- Health and Human Services Secretary Alex Azar isn’t counting on pharmaceutical companies to do the right thing when it comes to drug prices.
- “I’m not counting on their altruism or their cooperation,” Azar said at the Financial Times’ Pharma Pricing Summit on Thursday.
Department of Health and Human Services Secretary Alex Azar isn’t banking on the pharmaceutical industry to fix the rising cost of prescription drugs in the US.
“I’m not counting on their altruism or their cooperation,” Azar said at the Financial Times’ Pharma Pricing Summit on Thursday. “We’re going to change the rules of the road to make enduring changes to the incentive systems built into the channel.”
The Trump administration has been vocal about lowering drug prices in the US, coming to a head in July when President Donald Trump singled out pharma giant Pfizer for its price increases.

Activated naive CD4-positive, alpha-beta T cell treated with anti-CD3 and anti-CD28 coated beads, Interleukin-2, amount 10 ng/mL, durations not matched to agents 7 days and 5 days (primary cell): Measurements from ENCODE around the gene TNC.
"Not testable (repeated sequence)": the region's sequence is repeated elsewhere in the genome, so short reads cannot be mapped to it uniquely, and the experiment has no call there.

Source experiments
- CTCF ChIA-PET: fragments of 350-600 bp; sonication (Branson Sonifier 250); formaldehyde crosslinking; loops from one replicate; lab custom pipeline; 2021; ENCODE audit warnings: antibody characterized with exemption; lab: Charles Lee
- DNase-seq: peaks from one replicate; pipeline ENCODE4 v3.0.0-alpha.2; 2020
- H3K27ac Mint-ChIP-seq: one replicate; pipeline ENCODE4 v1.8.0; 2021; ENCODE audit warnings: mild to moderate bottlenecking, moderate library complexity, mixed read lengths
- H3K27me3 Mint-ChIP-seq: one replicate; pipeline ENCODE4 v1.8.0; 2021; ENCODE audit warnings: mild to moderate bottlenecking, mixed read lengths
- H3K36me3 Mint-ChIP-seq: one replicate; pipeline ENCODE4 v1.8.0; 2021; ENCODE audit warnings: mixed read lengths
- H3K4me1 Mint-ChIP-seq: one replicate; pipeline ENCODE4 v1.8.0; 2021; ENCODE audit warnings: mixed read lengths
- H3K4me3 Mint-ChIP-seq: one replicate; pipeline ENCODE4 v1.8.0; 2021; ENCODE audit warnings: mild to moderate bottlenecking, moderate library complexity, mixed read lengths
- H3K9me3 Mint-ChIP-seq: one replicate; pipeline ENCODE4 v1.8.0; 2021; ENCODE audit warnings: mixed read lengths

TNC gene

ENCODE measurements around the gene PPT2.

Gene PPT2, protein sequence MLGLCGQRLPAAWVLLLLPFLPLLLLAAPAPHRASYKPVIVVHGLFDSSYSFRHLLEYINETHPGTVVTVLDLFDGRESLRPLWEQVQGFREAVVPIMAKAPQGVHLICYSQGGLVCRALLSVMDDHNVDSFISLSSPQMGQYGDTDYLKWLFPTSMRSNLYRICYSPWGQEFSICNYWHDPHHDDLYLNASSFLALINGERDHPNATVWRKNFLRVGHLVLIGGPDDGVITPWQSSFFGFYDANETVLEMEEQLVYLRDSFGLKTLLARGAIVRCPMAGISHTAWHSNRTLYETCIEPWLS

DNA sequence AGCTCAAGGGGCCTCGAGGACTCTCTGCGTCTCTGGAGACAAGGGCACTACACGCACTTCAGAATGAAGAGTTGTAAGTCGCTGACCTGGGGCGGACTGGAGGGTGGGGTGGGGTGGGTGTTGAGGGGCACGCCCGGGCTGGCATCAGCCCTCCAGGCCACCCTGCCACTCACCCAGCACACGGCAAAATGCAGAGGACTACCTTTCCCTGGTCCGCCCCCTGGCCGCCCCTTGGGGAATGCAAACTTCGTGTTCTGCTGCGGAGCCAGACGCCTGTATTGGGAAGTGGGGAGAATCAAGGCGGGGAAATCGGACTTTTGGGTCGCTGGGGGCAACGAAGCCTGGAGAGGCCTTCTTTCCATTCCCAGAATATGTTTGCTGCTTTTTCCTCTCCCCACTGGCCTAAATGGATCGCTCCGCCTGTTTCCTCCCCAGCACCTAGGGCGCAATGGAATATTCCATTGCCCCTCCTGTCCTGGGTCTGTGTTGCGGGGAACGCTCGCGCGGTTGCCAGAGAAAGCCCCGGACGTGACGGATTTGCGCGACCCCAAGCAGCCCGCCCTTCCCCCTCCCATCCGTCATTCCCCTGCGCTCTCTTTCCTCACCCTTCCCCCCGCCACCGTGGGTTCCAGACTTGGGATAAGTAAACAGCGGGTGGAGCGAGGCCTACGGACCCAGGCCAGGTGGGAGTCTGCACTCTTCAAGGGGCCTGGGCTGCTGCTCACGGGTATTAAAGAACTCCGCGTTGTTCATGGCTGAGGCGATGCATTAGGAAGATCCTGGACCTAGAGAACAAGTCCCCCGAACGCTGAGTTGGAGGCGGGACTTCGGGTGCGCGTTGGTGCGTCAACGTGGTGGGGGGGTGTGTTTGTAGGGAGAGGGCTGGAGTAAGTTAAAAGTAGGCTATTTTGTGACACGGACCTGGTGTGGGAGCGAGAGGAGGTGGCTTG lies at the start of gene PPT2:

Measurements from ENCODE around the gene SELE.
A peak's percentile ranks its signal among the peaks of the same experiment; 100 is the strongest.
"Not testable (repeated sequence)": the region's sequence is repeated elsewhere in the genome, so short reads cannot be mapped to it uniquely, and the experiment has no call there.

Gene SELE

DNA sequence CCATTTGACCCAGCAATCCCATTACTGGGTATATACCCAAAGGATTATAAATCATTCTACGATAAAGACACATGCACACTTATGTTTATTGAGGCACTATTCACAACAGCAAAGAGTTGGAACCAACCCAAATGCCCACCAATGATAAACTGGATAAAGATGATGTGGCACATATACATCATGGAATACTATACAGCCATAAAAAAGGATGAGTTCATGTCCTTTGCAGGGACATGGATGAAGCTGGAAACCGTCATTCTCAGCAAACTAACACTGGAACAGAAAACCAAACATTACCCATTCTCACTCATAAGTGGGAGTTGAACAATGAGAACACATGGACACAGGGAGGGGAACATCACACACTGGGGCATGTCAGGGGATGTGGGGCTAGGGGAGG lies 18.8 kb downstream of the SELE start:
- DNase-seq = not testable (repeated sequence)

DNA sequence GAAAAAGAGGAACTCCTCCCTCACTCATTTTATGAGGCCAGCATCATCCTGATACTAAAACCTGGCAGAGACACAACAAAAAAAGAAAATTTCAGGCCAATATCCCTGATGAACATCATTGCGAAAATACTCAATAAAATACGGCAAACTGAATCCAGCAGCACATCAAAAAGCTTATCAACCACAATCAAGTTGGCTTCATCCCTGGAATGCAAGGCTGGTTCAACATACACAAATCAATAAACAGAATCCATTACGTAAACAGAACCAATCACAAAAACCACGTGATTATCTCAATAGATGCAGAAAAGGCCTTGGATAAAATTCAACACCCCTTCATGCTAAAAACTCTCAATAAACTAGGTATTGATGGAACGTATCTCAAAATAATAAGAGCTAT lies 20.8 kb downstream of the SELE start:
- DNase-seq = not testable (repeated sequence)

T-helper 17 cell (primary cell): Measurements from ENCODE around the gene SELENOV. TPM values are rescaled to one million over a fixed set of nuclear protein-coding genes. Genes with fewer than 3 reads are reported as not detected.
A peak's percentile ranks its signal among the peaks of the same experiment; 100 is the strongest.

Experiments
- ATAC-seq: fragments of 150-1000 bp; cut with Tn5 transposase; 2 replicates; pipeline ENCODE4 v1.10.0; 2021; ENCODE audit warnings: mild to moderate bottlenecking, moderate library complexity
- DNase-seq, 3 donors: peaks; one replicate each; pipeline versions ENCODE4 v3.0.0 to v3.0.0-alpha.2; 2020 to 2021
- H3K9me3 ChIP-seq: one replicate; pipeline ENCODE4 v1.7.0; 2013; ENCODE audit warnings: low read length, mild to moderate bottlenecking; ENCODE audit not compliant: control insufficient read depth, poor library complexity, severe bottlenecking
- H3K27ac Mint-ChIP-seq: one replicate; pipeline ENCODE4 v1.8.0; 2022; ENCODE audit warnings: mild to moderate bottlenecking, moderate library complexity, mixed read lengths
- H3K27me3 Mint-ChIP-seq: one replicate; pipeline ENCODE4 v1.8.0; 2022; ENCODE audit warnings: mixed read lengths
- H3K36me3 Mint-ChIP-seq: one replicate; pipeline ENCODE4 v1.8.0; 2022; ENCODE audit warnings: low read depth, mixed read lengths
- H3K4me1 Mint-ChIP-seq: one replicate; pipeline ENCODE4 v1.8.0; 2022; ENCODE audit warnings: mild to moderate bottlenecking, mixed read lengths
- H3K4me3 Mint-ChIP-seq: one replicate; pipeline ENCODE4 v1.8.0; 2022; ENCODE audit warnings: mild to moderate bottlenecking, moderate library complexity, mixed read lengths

Shortly after, Pfizer and a number of major pharmaceutical companies made various commitments not to increase the price of its medications until 2019. US pharma giant Merck went so far as to lower the prices of some of its medications.
In May, the Trump administration laid out a 44-page drug-pricing blueprint, calling out middlemen in the pharmaceutical industry and “freeloading” by other countries that pay less than the US for prescription drugs. Azar said Thursday that it’ll take time for some of the regulations coming out of that blueprint to take effect.
One of the areas he’s focused on, he said, are the rebates pharmaceutical companies negotiate with those middlemen. The way he sees it, rebates are leading to higher list prices.
“The rebate system we have is a constant incentive to higher list prices,” Azar said.
Azar’s no stranger to the pharmaceutical industry. Prior to joining the Trump administration, he served as a senior executive at Eli Lilly, a pharmaceutical company based in Indianapolis.